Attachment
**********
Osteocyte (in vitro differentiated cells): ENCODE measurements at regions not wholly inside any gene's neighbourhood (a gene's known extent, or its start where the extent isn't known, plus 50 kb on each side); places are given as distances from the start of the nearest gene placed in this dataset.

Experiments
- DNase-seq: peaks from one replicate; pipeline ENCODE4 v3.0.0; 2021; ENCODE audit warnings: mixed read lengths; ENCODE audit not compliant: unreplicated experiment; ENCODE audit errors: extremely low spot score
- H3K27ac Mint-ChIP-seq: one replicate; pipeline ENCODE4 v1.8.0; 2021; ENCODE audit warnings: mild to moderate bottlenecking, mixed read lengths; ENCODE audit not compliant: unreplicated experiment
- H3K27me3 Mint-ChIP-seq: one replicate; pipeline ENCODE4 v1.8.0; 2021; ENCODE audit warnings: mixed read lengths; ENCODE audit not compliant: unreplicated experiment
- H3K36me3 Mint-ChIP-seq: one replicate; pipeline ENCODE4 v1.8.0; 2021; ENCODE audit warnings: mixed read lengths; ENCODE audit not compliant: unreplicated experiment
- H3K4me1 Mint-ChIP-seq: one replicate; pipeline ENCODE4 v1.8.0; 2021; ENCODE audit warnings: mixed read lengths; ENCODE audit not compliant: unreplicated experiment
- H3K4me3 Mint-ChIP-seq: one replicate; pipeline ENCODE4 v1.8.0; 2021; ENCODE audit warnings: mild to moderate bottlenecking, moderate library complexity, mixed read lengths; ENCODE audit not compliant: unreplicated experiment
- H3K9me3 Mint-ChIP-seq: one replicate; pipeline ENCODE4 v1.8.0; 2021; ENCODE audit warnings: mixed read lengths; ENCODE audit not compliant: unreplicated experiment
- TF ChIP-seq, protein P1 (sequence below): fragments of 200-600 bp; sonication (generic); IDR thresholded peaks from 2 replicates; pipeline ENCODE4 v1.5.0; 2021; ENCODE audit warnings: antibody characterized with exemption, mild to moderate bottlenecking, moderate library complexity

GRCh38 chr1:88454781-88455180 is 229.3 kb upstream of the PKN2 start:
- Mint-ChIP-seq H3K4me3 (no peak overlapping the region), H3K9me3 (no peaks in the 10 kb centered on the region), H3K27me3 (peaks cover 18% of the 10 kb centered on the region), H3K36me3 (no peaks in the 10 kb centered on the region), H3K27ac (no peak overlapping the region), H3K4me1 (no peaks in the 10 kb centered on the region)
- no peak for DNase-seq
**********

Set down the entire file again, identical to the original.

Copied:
Osteocyte (in vitro differentiated cells): ENCODE measurements at regions not wholly inside any gene's neighbourhood (a gene's known extent, or its start where the extent isn't known, plus 50 kb on each side); places are given as distances from the start of the nearest gene placed in this dataset.

Experiments
- DNase-seq: peaks from one replicate; pipeline ENCODE4 v3.0.0; 2021; ENCODE audit warnings: mixed read lengths; ENCODE audit not compliant: unreplicated experiment; ENCODE audit errors: extremely low spot score
- H3K27ac Mint-ChIP-seq: one replicate; pipeline ENCODE4 v1.8.0; 2021; ENCODE audit warnings: mild to moderate bottlenecking, mixed read lengths; ENCODE audit not compliant: unreplicated experiment
- H3K27me3 Mint-ChIP-seq: one replicate; pipeline ENCODE4 v1.8.0; 2021; ENCODE audit warnings: mixed read lengths; ENCODE audit not compliant: unreplicated experiment
- H3K36me3 Mint-ChIP-seq: one replicate; pipeline ENCODE4 v1.8.0; 2021; ENCODE audit warnings: mixed read lengths; ENCODE audit not compliant: unreplicated experiment
- H3K4me1 Mint-ChIP-seq: one replicate; pipeline ENCODE4 v1.8.0; 2021; ENCODE audit warnings: mixed read lengths; ENCODE audit not compliant: unreplicated experiment
- H3K4me3 Mint-ChIP-seq: one replicate; pipeline ENCODE4 v1.8.0; 2021; ENCODE audit warnings: mild to moderate bottlenecking, moderate library complexity, mixed read lengths; ENCODE audit not compliant: unreplicated experiment
- H3K9me3 Mint-ChIP-seq: one replicate; pipeline ENCODE4 v1.8.0; 2021; ENCODE audit warnings: mixed read lengths; ENCODE audit not compliant: unreplicated experiment
- TF ChIP-seq, protein P1 (sequence below): fragments of 200-600 bp; sonication (generic); IDR thresholded peaks from 2 replicates; pipeline ENCODE4 v1.5.0; 2021; ENCODE audit warnings: antibody characterized with exemption, mild to moderate bottlenecking, moderate library complexity

GRCh38 chr1:88454781-88455180 is 229.3 kb upstream of the PKN2 start:
- Mint-ChIP-seq H3K4me3 (no peak overlapping the region), H3K9me3 (no peaks in the 10 kb centered on the region), H3K27me3 (peaks cover 18% of the 10 kb centered on the region), H3K36me3 (no peaks in the 10 kb centered on the region), H3K27ac (no peak overlapping the region), H3K4me1 (no peaks in the 10 kb centered on the region)
- no peak for DNase-seq